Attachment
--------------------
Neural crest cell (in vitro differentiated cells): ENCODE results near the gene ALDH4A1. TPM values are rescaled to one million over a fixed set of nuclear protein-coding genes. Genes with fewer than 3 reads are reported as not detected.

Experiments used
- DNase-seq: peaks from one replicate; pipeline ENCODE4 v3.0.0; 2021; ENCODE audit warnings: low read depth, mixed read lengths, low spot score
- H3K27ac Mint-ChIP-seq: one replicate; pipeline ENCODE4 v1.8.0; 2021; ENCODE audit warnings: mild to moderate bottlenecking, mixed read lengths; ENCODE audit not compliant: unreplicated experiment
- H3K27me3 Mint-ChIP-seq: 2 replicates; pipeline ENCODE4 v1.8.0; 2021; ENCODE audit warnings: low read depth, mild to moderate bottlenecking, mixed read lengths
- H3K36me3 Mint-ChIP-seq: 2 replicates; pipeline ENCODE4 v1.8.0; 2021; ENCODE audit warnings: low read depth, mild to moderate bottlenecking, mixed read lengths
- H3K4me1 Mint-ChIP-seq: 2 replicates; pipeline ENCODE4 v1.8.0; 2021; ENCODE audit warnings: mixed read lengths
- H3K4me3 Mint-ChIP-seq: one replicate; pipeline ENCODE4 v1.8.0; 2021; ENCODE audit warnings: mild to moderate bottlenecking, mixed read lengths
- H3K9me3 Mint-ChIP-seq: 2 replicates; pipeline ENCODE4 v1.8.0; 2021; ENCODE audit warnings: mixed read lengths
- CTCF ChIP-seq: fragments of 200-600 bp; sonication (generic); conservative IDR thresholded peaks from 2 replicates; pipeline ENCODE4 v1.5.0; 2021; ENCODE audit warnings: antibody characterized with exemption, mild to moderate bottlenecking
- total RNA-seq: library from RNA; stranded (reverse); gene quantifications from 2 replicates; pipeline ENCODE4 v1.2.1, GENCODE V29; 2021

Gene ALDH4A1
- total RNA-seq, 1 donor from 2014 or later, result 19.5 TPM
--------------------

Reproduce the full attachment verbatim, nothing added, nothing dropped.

Neural crest cell (in vitro differentiated cells): ENCODE results near the gene ALDH4A1. TPM values are rescaled to one million over a fixed set of nuclear protein-coding genes. Genes with fewer than 3 reads are reported as not detected.

Experiments used
- DNase-seq: peaks from one replicate; pipeline ENCODE4 v3.0.0; 2021; ENCODE audit warnings: low read depth, mixed read lengths, low spot score
- H3K27ac Mint-ChIP-seq: one replicate; pipeline ENCODE4 v1.8.0; 2021; ENCODE audit warnings: mild to moderate bottlenecking, mixed read lengths; ENCODE audit not compliant: unreplicated experiment
- H3K27me3 Mint-ChIP-seq: 2 replicates; pipeline ENCODE4 v1.8.0; 2021; ENCODE audit warnings: low read depth, mild to moderate bottlenecking, mixed read lengths
- H3K36me3 Mint-ChIP-seq: 2 replicates; pipeline ENCODE4 v1.8.0; 2021; ENCODE audit warnings: low read depth, mild to moderate bottlenecking, mixed read lengths
- H3K4me1 Mint-ChIP-seq: 2 replicates; pipeline ENCODE4 v1.8.0; 2021; ENCODE audit warnings: mixed read lengths
- H3K4me3 Mint-ChIP-seq: one replicate; pipeline ENCODE4 v1.8.0; 2021; ENCODE audit warnings: mild to moderate bottlenecking, mixed read lengths
- H3K9me3 Mint-ChIP-seq: 2 replicates; pipeline ENCODE4 v1.8.0; 2021; ENCODE audit warnings: mixed read lengths
- CTCF ChIP-seq: fragments of 200-600 bp; sonication (generic); conservative IDR thresholded peaks from 2 replicates; pipeline ENCODE4 v1.5.0; 2021; ENCODE audit warnings: antibody characterized with exemption, mild to moderate bottlenecking
- total RNA-seq: library from RNA; stranded (reverse); gene quantifications from 2 replicates; pipeline ENCODE4 v1.2.1, GENCODE V29; 2021

Gene ALDH4A1
- total RNA-seq, 1 donor from 2014 or later, result 19.5 TPM